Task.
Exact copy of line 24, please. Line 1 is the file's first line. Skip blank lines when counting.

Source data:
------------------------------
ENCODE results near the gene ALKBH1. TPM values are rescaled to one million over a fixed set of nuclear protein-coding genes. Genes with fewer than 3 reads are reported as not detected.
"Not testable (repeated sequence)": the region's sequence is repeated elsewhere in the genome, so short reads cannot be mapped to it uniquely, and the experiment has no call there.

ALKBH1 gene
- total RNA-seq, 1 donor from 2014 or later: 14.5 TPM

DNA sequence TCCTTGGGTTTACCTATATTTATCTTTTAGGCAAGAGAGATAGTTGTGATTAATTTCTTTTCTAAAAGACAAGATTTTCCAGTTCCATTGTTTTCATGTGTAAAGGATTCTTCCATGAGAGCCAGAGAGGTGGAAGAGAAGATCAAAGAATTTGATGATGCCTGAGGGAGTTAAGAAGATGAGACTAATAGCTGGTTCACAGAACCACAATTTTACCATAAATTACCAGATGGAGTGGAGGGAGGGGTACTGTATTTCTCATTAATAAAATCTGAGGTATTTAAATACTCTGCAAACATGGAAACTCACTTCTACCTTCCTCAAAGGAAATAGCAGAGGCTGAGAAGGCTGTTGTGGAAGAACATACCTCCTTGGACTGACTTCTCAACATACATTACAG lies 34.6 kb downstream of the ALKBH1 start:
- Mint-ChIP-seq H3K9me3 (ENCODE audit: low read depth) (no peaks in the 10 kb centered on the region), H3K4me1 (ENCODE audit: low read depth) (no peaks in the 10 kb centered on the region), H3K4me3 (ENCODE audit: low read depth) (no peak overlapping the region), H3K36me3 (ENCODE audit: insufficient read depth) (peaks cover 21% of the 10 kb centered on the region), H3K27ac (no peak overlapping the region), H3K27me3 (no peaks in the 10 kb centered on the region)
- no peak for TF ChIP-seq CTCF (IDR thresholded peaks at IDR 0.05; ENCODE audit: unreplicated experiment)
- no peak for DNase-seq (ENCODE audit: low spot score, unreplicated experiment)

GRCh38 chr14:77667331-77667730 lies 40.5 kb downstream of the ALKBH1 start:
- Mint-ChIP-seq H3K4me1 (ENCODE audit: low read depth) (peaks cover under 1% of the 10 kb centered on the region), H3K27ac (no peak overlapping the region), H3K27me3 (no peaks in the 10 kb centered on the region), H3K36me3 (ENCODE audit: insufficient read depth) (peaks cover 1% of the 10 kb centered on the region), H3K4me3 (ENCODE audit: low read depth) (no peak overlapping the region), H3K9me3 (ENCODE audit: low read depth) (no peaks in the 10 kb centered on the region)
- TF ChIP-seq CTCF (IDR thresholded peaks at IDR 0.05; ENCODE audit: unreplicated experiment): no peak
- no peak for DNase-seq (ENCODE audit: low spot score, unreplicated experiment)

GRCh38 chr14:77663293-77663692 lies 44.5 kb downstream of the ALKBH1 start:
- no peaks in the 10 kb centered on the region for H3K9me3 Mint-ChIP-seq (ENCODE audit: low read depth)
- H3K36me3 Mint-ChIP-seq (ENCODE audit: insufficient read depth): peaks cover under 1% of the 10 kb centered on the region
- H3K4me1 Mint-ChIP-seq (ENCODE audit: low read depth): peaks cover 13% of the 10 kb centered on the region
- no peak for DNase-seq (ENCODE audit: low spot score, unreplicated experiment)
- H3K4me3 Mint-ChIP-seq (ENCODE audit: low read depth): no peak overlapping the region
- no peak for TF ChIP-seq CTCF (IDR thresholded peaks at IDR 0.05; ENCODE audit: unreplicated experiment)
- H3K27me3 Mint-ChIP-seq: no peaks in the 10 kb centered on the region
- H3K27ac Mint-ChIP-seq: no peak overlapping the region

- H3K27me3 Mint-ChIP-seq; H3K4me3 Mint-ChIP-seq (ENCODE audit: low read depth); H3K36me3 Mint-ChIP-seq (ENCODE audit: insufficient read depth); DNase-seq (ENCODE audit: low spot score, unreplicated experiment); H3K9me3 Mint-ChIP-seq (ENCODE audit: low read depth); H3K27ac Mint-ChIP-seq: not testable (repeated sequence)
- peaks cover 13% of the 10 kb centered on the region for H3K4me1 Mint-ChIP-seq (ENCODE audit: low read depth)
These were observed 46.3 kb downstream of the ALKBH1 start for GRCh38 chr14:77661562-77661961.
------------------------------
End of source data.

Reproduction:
These were observed 46.3 kb downstream of the ALKBH1 start for GRCh38 chr14:77661562-77661961.